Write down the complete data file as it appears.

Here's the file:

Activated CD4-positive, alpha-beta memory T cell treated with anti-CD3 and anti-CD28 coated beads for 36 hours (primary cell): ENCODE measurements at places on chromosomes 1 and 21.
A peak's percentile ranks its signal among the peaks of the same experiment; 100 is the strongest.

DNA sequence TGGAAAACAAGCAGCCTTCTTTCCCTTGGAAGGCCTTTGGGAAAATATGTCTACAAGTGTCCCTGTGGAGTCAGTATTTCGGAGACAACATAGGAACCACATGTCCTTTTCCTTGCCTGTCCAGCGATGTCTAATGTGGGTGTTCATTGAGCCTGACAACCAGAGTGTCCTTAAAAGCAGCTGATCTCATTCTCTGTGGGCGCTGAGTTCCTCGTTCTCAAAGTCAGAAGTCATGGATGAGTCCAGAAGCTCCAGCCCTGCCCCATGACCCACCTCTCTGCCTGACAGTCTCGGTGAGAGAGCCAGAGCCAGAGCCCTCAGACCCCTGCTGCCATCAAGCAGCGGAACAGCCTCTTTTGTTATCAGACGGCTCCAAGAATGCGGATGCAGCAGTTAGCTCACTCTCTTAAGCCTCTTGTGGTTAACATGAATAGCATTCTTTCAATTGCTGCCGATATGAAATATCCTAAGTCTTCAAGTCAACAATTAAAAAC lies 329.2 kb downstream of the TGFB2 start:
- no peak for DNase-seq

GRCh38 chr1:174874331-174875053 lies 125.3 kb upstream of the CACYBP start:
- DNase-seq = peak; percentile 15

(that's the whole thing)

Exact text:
Activated CD4-positive, alpha-beta memory T cell treated with anti-CD3 and anti-CD28 coated beads for 36 hours (primary cell): ENCODE measurements at places on chromosomes 1 and 21.
A peak's percentile ranks its signal among the peaks of the same experiment; 100 is the strongest.

DNA sequence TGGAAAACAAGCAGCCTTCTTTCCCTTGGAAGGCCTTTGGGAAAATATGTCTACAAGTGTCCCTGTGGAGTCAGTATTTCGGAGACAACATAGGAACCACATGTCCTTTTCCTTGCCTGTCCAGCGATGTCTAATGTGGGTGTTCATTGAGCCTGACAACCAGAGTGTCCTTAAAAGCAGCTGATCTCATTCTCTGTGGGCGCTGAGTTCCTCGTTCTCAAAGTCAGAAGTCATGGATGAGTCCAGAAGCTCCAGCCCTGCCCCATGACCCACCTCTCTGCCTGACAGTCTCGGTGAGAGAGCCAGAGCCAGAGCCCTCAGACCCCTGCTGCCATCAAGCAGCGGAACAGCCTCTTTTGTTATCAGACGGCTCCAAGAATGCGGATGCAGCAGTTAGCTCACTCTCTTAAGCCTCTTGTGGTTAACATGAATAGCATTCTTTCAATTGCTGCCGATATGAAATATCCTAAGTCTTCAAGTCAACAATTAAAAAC lies 329.2 kb downstream of the TGFB2 start:
- no peak for DNase-seq

GRCh38 chr1:174874331-174875053 lies 125.3 kb upstream of the CACYBP start:
- DNase-seq = peak; percentile 15